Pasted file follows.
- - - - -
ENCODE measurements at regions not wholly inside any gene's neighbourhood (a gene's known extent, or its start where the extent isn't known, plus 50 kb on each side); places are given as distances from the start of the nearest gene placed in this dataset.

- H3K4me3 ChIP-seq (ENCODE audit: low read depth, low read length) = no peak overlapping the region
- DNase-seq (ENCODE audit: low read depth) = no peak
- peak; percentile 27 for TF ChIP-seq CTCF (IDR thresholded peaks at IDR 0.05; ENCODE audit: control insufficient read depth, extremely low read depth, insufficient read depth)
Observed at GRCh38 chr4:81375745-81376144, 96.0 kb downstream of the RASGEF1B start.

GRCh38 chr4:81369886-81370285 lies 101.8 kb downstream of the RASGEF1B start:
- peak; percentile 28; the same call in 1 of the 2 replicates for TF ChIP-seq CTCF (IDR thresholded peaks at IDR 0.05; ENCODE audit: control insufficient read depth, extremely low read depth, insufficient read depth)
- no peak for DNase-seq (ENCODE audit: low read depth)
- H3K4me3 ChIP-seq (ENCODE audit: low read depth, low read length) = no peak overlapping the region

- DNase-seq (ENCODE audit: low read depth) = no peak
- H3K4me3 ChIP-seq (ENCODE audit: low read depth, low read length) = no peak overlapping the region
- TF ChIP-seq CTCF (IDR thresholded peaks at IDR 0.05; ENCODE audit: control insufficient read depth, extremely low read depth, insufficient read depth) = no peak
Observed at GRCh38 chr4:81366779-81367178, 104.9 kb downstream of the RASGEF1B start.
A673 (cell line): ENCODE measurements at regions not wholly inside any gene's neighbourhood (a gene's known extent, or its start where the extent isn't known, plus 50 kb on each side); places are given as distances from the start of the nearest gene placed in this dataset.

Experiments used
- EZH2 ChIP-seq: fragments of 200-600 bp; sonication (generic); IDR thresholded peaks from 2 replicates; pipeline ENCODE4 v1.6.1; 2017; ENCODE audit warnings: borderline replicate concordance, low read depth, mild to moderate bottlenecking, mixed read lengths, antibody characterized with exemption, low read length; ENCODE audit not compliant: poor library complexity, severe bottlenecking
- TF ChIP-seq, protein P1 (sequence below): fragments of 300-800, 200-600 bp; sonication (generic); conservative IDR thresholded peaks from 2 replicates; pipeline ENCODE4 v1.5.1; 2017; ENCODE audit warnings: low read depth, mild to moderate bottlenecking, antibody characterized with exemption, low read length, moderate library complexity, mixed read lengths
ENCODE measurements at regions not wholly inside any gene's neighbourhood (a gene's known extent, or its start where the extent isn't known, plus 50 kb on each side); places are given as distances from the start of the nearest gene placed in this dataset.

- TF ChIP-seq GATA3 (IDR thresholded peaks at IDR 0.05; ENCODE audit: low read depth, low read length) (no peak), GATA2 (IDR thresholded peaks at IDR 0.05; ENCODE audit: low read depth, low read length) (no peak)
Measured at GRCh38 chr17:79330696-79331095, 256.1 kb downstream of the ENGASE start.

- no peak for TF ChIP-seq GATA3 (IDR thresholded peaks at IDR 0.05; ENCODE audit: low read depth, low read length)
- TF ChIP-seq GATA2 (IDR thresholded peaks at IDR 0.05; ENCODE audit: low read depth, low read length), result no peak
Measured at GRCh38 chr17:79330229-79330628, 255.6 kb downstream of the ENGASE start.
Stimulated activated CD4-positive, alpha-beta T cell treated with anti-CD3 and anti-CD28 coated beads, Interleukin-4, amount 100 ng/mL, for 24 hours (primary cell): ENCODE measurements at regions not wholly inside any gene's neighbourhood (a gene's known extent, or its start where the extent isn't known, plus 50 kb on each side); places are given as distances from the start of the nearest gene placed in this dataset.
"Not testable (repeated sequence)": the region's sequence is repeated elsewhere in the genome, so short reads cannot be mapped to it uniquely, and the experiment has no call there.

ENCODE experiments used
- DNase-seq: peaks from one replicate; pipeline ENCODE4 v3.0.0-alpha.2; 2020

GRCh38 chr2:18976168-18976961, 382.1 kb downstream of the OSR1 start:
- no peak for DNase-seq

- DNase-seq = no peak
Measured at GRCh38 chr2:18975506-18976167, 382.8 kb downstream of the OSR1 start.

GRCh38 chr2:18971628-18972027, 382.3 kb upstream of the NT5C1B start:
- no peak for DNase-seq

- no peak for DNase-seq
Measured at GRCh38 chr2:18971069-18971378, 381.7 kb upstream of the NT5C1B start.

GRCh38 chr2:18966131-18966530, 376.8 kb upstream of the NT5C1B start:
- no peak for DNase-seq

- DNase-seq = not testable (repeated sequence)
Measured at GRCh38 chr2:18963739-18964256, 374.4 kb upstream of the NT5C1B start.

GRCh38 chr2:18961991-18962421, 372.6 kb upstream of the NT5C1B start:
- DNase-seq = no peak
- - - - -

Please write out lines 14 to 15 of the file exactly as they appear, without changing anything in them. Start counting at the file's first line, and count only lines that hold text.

A673 (cell line): ENCODE measurements at regions not wholly inside any gene's neighbourhood (a gene's known extent, or its start where the extent isn't known, plus 50 kb on each side); places are given as distances from the start of the nearest gene placed in this dataset.

Experiments used